Last fall we published a report exploring the connection between Georgia’s legacy of slavery and Jim Crow and its impact on the educational opportunities and resources for students living in the state’s “Black Belt.” The Black Belt refers to a region of the state where slave labor was concentrated. Since 1865, Jim Crow segregation and myriad other state policies have exacerbated injustices in the schoolhouse that have produced stark consequences for the region. For a list of policies that can support the schools in this region, like targeted funding and investments in Pre-Kindergarten, the report can be found here.
However, in recent years state lawmakers have considered several policies that would make schooling in the Black Belt more difficult and less fair compared to the rest of the state. Lawmakers should reject the following policies if Georgia wants to provide a just, world-class public education system. Quotes from school leaders within the Black Belt have been included to give voice to the professionals that are impacted by state-level education policy decisions.
Also called education savings accounts (ESAs), 529 accounts and tax credits for education expenses, vouchers allow state funding to be used for private education expenses. These policies divert money meant for public schools to tax shelters and/or directly to unaccountable private schools. Evidence shows that students who take advantage of these policies nationwide are more likely to have lower test scores than if they had remained in the public school system.
Vouchers are especially harmful in smaller districts where the loss of a few students would have an outsized effect on school budgets. Further, families who rely on school buses to get their children to and from the schoolhouse would be left out of any policies that promote private schools. This barrier alone helps to make vouchers unhelpful at best or hurtful at worst for the more than one million students who take a school bus annually. The students served in smaller, more sparse school districts are likely to see no benefit from a policy the benefits of which are unreliable.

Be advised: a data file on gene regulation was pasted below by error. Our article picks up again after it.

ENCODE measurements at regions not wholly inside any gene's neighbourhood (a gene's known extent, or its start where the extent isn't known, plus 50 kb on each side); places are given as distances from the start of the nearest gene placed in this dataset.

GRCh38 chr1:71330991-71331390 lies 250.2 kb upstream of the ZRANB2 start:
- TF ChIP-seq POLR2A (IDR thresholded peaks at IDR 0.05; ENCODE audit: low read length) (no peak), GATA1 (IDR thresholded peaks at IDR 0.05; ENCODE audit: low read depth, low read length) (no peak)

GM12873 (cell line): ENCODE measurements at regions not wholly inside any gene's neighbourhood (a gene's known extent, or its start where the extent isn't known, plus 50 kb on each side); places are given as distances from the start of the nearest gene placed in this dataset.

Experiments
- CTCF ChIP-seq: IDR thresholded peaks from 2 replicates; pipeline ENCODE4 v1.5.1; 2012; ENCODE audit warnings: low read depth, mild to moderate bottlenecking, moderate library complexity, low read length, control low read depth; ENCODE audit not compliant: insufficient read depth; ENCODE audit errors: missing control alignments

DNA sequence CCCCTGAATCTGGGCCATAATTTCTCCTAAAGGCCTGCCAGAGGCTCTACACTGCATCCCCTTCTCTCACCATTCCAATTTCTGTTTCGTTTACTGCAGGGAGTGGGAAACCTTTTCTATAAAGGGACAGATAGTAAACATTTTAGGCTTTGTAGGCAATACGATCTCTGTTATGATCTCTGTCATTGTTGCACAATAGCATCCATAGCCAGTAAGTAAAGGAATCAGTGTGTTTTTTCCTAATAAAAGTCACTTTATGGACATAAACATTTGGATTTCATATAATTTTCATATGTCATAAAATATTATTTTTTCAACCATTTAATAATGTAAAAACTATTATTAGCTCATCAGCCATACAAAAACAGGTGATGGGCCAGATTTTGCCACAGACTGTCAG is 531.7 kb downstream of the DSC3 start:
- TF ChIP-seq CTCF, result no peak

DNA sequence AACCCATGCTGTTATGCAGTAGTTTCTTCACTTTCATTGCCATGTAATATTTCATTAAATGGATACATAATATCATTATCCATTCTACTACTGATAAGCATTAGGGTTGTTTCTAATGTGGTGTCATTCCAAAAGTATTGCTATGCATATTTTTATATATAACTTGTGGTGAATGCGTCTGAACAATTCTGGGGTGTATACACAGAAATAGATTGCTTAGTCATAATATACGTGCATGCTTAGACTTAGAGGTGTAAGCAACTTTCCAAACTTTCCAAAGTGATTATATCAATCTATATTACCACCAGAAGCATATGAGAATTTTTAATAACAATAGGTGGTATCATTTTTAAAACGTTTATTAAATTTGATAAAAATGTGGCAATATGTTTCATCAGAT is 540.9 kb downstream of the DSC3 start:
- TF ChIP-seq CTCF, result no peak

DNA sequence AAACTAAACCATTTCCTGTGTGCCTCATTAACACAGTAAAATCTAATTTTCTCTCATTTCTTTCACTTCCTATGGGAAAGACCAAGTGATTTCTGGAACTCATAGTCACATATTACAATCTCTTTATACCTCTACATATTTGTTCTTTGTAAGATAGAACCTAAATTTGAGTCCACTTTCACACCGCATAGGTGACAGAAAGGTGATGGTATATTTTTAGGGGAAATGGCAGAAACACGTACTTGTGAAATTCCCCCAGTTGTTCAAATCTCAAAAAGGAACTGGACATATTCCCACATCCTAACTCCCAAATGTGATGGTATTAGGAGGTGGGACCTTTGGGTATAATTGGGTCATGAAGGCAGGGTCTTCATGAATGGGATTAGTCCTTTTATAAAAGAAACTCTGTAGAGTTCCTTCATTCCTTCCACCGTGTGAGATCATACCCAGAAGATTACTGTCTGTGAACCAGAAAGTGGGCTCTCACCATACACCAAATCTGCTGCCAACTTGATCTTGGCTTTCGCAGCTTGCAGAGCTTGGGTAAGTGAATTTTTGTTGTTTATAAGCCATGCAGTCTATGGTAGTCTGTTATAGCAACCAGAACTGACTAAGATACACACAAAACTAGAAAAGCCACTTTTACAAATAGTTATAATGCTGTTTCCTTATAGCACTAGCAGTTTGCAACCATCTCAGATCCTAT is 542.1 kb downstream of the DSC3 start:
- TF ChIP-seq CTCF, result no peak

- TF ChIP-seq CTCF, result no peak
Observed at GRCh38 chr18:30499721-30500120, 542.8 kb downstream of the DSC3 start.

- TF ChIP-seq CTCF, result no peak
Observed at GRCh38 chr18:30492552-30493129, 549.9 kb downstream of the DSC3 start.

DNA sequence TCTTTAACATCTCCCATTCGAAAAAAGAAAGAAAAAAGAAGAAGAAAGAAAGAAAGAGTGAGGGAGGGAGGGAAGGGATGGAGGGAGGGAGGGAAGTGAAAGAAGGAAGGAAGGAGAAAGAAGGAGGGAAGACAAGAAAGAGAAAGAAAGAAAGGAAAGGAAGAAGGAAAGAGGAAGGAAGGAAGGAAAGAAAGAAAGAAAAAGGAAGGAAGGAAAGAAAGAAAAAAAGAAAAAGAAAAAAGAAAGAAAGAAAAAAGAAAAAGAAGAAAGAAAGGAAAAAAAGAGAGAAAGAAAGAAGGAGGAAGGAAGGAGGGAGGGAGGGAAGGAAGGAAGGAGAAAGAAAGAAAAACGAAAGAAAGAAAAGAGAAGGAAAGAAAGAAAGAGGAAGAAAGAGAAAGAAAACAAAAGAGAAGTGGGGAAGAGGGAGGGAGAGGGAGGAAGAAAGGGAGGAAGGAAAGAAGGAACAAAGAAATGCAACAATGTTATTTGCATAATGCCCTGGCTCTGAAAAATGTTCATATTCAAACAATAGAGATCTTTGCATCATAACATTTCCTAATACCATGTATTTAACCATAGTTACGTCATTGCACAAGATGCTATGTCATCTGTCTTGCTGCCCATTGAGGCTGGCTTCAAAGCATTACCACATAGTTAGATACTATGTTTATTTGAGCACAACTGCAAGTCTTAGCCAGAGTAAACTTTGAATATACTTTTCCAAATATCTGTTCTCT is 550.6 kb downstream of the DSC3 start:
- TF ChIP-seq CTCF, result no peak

The Georgia General Assembly has debated several changes to the Teachers’ Retirement System of Georgia (TRS) that would increase the amount that school systems and/or individual teachers pay into the defined retirement benefit program. These changes would hurt low-wealth districts more than those other systems with higher property tax revenues as there is less local money to draw from. Similarly, district leaders in the Black Belt have expressed concern with any state law that would make it more difficult to recruit new teachers. With a state that contains school districts that range from a few hundred students to hundreds of thousands, state lawmakers must consider that not all districts can recruit new teachers easily. Policymakers must do all that they can to remove barriers so that every district can provide high quality teachers regardless of where they are in the state.
Over-reliance on standardized test scores
School districts serving higher proportions of students living in poverty are penalized when policies treat standardized test scores as the only measure of school quality. When state laws primarily rely on a test to decide governance and/or labels, the overall result is damage done to the public school system. School leaders and educators are not afraid of accountability but must be held accountable to a system that is transparent, consistent and measures elements the schools can control. Too many state laws and rules rely on test scores that act as little more than a proxy for community wealth. As the average school in Georgia’s Black Belt serves higher portions of low-income students than the rest of the state, over-reliance on test scores can lead to policymakers mistaking this region’s income for quality.
State lawmakers should reject unproven education policies in favor of research-backed investments in these schools and the communities they serve. Until they do so, many Georgians will continue to feel the painful effects of generations of disadvantage in the schoolhouse.
 See: Abdulkadiroğlu, A., Pathak, P. A., & Walters, C. R. (2018). Free to choose: can school choice reduce student achievement? American Economic Journal: Applied Economics, 10(1), 175-206. Figlio, D., & Karbownik, K. (2016). Evaluation of Ohio’s EdChoice Scholarship Program: Selection, Competition, and Performance Effects. Thomas B. Fordham Institute. Dynarski, M., Rui, N., Webber, A., & Gutmann, B. (2017). Evaluation of the DC Opportunity Scholarship Program: Impacts after One Year. NCEE 2017-4022. National Center for Education Evaluation and Regional Assistance. Waddington, R. J., & Berends, M. (2018). Impact of the Indiana Choice Scholarship Program: Achievement effects for students in upper elementary and middle school. Journal of Policy Analysis and Management, 37(4), 783-808.
 2018 Superintendent’s Transportation Information Report.